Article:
Targeting ion channels to manage osteoarthritis pain

Targeting ion channels to manage osteoarthritis pain
The image depicts two drug receptor sites with the molecular structure of the Nav1.7 channel, and tamoxifen’s attenuation of nociceptor action potentials responsible for transmitting aberrant pain signals. Credit: Northwestern University

Therapeutically targeting ion channels in nociceptor neurons may be a promising strategy to manage osteoarthritis pain, according to a Northwestern Medicine study published in Cell Reports.

Paul DeCaen, Ph.D., associate professor of Pharmacology, was senior author of the study.

Nociceptor neurons transmit pain signals to the brain using electrical currents generated by voltage-gated ; when overactive, those channels are commonly observed in cases of osteoarthritis and other aberrant pain conditions.

Targeting the sodium channels to improve osteoarthritis pain management is been explored as a potential therapeutic strategy. Previous work from the DeCaen laboratory demonstrated that a metabolite of tamoxifen, an estrogen receptor modulator, binds to the intracellular exit of the channel, underscoring it's therapeutic potential.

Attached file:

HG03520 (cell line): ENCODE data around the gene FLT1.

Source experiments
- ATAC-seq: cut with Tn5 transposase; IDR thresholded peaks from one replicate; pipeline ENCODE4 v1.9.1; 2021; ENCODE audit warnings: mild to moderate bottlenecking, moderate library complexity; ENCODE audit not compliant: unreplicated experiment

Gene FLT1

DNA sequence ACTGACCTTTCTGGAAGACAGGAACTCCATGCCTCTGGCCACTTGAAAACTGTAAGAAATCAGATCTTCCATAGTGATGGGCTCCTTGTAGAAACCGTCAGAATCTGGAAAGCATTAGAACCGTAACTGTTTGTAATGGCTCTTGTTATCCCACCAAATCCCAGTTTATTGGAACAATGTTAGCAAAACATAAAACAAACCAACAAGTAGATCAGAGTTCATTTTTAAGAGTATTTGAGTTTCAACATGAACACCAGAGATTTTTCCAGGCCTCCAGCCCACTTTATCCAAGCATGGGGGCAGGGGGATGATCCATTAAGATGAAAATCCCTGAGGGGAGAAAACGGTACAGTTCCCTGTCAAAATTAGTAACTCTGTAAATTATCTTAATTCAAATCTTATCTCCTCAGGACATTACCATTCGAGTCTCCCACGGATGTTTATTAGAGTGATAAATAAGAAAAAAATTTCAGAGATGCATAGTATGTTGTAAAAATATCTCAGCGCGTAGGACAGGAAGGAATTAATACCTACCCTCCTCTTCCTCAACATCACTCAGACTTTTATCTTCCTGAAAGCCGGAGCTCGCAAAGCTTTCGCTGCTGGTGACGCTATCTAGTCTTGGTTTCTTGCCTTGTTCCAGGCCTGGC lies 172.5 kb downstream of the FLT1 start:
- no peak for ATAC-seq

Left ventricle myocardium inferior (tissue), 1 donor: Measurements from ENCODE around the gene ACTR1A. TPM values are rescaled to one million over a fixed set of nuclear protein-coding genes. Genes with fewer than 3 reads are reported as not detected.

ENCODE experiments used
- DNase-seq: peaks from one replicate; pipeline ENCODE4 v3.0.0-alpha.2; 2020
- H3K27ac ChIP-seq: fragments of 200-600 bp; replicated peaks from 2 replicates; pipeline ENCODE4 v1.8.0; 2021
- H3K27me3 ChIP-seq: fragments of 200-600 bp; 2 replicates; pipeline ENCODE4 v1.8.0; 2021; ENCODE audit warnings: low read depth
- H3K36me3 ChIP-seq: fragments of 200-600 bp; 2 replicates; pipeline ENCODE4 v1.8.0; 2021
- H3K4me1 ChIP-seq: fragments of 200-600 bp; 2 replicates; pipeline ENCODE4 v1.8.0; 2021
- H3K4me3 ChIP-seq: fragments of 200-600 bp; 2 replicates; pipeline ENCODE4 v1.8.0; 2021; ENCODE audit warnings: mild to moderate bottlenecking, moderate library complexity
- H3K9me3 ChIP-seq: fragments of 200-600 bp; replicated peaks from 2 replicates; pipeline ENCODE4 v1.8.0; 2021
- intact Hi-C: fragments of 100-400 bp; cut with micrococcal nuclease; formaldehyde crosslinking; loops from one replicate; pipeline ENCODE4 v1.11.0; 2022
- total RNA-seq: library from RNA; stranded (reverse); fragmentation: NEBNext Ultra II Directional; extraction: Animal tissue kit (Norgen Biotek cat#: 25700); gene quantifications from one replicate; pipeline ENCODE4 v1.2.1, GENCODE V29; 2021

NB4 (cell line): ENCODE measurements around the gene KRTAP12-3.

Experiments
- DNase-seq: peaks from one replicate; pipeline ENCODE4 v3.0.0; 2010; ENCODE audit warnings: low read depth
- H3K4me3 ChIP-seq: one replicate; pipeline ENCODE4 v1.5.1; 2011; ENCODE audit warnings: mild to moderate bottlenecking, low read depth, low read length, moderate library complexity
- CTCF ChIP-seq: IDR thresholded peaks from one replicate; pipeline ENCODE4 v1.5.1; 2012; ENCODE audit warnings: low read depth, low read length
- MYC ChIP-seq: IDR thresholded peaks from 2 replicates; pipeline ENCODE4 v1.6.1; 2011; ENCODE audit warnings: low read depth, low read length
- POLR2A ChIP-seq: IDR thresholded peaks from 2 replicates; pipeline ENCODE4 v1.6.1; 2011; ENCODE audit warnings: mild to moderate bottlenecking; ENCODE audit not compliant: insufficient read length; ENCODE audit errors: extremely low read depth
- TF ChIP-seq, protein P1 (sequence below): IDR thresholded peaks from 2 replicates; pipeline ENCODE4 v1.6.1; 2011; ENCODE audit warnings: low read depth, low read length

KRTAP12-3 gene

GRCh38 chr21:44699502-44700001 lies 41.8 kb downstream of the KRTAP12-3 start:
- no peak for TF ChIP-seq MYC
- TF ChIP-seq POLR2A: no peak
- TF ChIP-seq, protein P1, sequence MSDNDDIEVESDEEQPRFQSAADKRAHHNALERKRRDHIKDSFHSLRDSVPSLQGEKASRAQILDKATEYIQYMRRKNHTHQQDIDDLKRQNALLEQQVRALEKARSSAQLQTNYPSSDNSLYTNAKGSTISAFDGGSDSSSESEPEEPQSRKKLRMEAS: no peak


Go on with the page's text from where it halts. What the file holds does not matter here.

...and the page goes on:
Despite the clear need, efforts in developing novel sodium channel blockers into real therapies has been challenging, according to DeCaen.

"Repurposing tamoxifen metabolites, commonly used to treat , presents an alternative strategy which can bypass phase one ," DeCaen said.

In the current study, DeCaen's team administered a tamoxifen metabolite to mice that had been genetically modified to develop osteoarthritis symptoms. They found the drug bound to two intracellular receptor sites in sodium channels, blocking the entry of ions using a "bind and plug" mechanism and inhibiting sodium channels in inflamed, overactivated nociceptor neurons responsible for osteoarthritic pain.

"To our knowledge, clinical efficacy of tamoxifen metabolites for osteoarthritic pain treatment is untested. Yet many years of oncology significantly de-risks their use, which may lower overall development costs for their use to treat osteoarthritic pain," DeCaen said.

More information: Megan M. McCollum et al, Targeting the tamoxifen receptor within sodium channels to block osteoarthritic pain, Cell Reports (2022). DOI: 10.1016/j.celrep.2022.111248
Journal information: Cell Reports

Citation: Targeting ion channels to manage osteoarthritis pain (2022, October 5) retrieved 10 December 2022 from
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